‘Even if park rides opened in July, the costs of social distancing measures and the reduced capacity at which the park would have had to operate, would have meant it was unlikely to be financially viable.’
The park has struggled to make money in recent years as 400,000 out of 850,000 annual visits generate no income for the park because it is free to access.
It has been closed since lockdown and was facing a summer without visitors paying for rides and attractions, events and reduced numbers paying for parking.
The business had been left with no income for months apart from the small parking revenue which generated a loss of £820,000 in 2018/19.
He added: ‘Ultimately, Wicksteed Park is a private park which costs a great deal of money to maintain if we are to continue to open for people to use free of charge, as we have for the last 99 years.
‘The Trust receives no regular external financial support or public funding unlike other national or council owned parks, but still makes a contribution to the local economy of at least £11 million each year.’
Mr Wicksteed added that, apart from the furlough scheme, ‘there has been no meaningful government support for charities such as ours’.
He said: ‘We now need people, not least the Government, to recognise all we have done for the many millions of people who need our park and our work supporting the community.
‘If we want it to stay for many millions of people in the future to enjoy then we need to find a way to protect and preserve it.
‘The sacrifices that people are having to make during the current crisis are extraordinary and in some ways Wicksteed Park and its future are nowhere near the top of people’s priorities, as they become ill, lose loved-ones and struggle to make ends meet financially.
‘But millions of people across the country and generations of families love Wicksteed Park and have scores of happy memories made here.
‘It is a touchstone in their lives and a representation of the fun times they have had – and when the country comes out of the other side of this crisis, as it inevitably will, it will be one of the places that people will want to return to as a sign that normality has returned.’
A letter sent to staff by accountancy firm Grant Thornton LLP on Monday (19/6) was titled ‘Wicksteed Park Limited – In Administration’.
It said: ‘As discussed on our call today, the leisure park and events business of the Company has been critically impacted by the Covid-19 outbreak and has been unable to trade over its peak summer period.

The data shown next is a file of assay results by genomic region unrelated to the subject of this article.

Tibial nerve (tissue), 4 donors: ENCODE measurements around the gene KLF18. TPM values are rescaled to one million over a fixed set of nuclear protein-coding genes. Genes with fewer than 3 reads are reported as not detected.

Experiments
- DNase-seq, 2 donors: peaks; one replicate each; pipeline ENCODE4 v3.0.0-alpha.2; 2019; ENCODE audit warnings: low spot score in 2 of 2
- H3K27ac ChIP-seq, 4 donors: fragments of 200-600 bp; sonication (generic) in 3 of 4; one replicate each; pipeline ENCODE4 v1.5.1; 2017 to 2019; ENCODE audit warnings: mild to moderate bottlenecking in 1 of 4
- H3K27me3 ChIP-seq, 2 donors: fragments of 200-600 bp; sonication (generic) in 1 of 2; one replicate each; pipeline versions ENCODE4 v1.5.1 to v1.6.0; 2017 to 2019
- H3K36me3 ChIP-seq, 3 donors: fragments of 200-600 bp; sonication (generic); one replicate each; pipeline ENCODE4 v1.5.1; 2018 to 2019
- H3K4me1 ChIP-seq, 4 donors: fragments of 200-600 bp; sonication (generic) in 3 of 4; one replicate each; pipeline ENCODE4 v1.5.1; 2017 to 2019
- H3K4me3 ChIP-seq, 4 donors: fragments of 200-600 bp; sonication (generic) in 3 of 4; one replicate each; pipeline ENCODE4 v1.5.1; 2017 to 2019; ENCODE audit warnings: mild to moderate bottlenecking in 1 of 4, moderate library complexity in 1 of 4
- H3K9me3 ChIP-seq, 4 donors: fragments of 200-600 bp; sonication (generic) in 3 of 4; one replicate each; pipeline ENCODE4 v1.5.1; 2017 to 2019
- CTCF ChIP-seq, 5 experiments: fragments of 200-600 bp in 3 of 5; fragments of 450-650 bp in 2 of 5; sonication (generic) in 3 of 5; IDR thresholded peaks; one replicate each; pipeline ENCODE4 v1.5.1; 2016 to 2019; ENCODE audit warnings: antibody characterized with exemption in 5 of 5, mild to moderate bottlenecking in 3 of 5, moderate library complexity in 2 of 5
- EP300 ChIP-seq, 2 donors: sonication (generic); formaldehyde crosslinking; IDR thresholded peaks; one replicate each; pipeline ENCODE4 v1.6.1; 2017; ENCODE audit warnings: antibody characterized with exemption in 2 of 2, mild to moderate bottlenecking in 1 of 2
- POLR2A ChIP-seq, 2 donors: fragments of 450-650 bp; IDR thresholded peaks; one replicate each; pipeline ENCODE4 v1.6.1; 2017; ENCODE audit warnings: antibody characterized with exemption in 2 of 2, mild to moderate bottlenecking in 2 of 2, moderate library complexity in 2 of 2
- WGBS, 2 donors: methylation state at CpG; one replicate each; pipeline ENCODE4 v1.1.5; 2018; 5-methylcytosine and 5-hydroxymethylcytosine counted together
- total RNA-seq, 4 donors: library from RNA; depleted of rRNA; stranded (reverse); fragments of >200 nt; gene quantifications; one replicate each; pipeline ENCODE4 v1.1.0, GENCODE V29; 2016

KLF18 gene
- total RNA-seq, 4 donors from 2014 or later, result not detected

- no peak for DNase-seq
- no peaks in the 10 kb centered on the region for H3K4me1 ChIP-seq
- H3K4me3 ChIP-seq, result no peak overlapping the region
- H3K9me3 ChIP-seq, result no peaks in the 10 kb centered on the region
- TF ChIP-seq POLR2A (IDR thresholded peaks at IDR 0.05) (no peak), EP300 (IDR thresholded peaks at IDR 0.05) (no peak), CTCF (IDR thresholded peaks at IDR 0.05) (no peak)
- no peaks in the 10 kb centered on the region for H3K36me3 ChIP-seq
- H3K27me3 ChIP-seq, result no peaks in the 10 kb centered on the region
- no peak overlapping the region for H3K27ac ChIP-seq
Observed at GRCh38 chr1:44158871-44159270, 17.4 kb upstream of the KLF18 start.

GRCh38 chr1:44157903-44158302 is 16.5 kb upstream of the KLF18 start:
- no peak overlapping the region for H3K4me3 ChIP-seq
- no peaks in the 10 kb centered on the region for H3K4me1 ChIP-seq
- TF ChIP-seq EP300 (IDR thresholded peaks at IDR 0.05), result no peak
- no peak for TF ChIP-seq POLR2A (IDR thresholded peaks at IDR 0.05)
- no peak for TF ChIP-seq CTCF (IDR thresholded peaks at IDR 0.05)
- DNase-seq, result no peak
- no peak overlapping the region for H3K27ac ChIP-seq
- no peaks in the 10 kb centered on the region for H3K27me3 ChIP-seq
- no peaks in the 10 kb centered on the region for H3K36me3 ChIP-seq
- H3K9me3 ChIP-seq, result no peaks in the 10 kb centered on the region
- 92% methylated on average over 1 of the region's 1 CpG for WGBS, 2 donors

‘The financial impact of this lack of trading has led to the administration of the company.’
The trust, which hopes to keep the free playgrounds and parkland open, is aiming to form a new smaller company with the aim of raising funds to re-open the park for its centenary. Pictured: The world’s first slide recreated at Wicksteed Park
Last year, the park introduced a witch’s hat – one of Britain’s best-loved piece of playground equipment – which disappeared from playgrounds 30 years ago over concerns it was too dangerous for children
The original rides (such as this one pictured in an inner city playground in 1938) ‘had a high risk of inflicting lethal injury’, according to a 2011 report by the Children’s Play Advisory Service
In a statement, Wicksteed Park said: ‘Wicksteed Park Ltd has been unable to avoid going into administration, with the loss of 48 permanent staff and 67 part-time and other jobs, due to the huge financial strain caused by the coronavirus outbreak.
‘The decision to call in administrators comes after the government announced the closure of the hospitality and leisure industry, hitting seasonal businesses particularly hard.’
Last year, the park introduced a witch’s hat – one of Britain’s best-loved piece of playground equipment – which disappeared from playgrounds 30 years ago over concerns it was too dangerous for children.
A modified version of the ride – which is correctly known as the ocean wave – was installed at Wicksteed Park last year.
The conical swing is balanced on a central pole which wobbles unpredictably.
But whereas the original rides ‘had a high risk of inflicting lethal injury’ – according to a 2011 report by the Children’s Play Advisory Service – the new version has a mechanism which keeps the ride spinning but prevents crushing into the pole.
And in case a child should take a tumble, soft flooring was placed beneath the ride to cushion their fall.
In 2016, a 90-year-old book written was unearthed, which contained illustrations of all of Charles Wicksteed’s inventions including photographs of dozens of youngsters perched perilously on them.
The book, first published in 1928 and was named a ‘Plea for Children’s Recreation after School Hours and after School Age’, was discovered gathering dust in the park’s archives,
THE PIONEER OF THE PLAYGROUND: WHO EXACTLY WAS CHARLES WICKSTEED?
Born in Leeds in 1847, the son of a clergyman, philanthropist Charles was a highly successful businessman who settled in Kettering and made his fortune from engineering.
Wicksteed Park was the brainchild of Charles Wicksteed (centre), who was the son of a Unitarian minster and one of 21 children
He bought the land that is now named after him at the start of the Great War and at the end of the conflict he decided to fulfil his dream to give something back to the town that he loved and to its people.
Wicksteed, an engineer by trade, initially made swings and slides for his park, then went on to sell them around the world.
As an early entrepreneur Charles Wicksteed started his factory in Kettering in 1876 and he designed and manufactured such varied items as the original automatic gearbox, sawing machinery and the first hydraulic hacksaw.
Charles Wicksteed & Co. Ltd. developed other products such as power drills and wooden toys.
The company also manufactured a machine used extensively on board ships and large establishments for the slicing and buttering of bread.